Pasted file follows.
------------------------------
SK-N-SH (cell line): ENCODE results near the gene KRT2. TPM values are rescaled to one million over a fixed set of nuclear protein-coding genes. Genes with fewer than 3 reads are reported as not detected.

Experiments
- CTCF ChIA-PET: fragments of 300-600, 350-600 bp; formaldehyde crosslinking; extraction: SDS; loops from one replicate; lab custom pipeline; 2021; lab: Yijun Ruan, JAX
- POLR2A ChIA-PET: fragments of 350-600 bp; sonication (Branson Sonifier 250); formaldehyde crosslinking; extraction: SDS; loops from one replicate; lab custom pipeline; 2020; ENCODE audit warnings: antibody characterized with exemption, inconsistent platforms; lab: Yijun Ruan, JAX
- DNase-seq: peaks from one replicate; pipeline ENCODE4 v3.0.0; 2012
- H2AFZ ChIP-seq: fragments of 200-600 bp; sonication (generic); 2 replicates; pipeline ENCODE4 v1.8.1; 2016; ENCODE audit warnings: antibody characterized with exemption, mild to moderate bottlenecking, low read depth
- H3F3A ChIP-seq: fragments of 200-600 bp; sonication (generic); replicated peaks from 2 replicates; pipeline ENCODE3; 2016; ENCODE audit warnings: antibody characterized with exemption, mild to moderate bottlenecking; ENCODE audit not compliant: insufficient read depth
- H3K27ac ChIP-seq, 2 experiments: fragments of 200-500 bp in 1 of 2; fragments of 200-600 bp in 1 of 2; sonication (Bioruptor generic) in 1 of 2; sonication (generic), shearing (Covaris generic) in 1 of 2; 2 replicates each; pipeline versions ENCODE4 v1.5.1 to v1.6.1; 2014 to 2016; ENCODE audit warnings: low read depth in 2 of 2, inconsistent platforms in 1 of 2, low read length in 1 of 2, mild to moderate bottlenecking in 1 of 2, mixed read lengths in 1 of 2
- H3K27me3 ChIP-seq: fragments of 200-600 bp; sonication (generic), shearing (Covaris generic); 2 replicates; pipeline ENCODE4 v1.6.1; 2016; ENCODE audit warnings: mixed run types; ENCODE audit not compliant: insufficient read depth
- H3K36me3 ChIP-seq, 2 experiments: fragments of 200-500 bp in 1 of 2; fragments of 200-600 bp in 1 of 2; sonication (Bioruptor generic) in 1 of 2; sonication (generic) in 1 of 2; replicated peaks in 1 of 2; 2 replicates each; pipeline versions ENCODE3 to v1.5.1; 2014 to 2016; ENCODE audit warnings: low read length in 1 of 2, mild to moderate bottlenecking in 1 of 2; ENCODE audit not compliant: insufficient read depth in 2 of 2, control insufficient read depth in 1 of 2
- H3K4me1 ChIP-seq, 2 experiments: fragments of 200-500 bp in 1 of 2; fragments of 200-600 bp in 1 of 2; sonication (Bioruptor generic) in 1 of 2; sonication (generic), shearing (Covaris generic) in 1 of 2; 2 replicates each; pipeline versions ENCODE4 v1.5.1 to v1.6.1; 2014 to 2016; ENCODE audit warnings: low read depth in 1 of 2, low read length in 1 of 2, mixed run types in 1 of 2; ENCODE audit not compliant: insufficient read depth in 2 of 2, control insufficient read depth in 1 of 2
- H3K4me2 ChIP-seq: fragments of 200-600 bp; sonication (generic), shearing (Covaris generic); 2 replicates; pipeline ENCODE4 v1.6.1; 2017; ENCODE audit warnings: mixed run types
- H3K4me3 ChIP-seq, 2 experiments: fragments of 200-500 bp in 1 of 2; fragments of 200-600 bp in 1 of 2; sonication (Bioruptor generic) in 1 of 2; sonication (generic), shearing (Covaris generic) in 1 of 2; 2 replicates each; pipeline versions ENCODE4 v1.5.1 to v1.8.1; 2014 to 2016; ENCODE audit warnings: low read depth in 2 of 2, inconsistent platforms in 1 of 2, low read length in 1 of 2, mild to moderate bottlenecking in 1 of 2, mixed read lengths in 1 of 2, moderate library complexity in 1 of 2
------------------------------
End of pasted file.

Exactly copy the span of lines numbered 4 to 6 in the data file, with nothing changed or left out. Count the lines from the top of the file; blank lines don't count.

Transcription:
- POLR2A ChIA-PET: fragments of 350-600 bp; sonication (Branson Sonifier 250); formaldehyde crosslinking; extraction: SDS; loops from one replicate; lab custom pipeline; 2020; ENCODE audit warnings: antibody characterized with exemption, inconsistent platforms; lab: Yijun Ruan, JAX
- DNase-seq: peaks from one replicate; pipeline ENCODE4 v3.0.0; 2012
- H2AFZ ChIP-seq: fragments of 200-600 bp; sonication (generic); 2 replicates; pipeline ENCODE4 v1.8.1; 2016; ENCODE audit warnings: antibody characterized with exemption, mild to moderate bottlenecking, low read depth